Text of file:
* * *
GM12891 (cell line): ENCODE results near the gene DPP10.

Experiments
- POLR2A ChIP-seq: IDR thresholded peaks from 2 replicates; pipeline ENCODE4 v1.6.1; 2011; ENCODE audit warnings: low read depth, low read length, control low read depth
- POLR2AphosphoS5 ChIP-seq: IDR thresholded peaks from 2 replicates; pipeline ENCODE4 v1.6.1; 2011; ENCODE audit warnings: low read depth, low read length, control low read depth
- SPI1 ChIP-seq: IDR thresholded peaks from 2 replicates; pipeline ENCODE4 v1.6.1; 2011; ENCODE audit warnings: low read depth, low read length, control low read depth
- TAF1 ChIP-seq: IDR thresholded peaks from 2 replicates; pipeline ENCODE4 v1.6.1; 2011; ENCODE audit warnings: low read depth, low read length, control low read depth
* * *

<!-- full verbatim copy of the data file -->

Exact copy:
GM12891 (cell line): ENCODE results near the gene DPP10.

Experiments
- POLR2A ChIP-seq: IDR thresholded peaks from 2 replicates; pipeline ENCODE4 v1.6.1; 2011; ENCODE audit warnings: low read depth, low read length, control low read depth
- POLR2AphosphoS5 ChIP-seq: IDR thresholded peaks from 2 replicates; pipeline ENCODE4 v1.6.1; 2011; ENCODE audit warnings: low read depth, low read length, control low read depth
- SPI1 ChIP-seq: IDR thresholded peaks from 2 replicates; pipeline ENCODE4 v1.6.1; 2011; ENCODE audit warnings: low read depth, low read length, control low read depth
- TAF1 ChIP-seq: IDR thresholded peaks from 2 replicates; pipeline ENCODE4 v1.6.1; 2011; ENCODE audit warnings: low read depth, low read length, control low read depth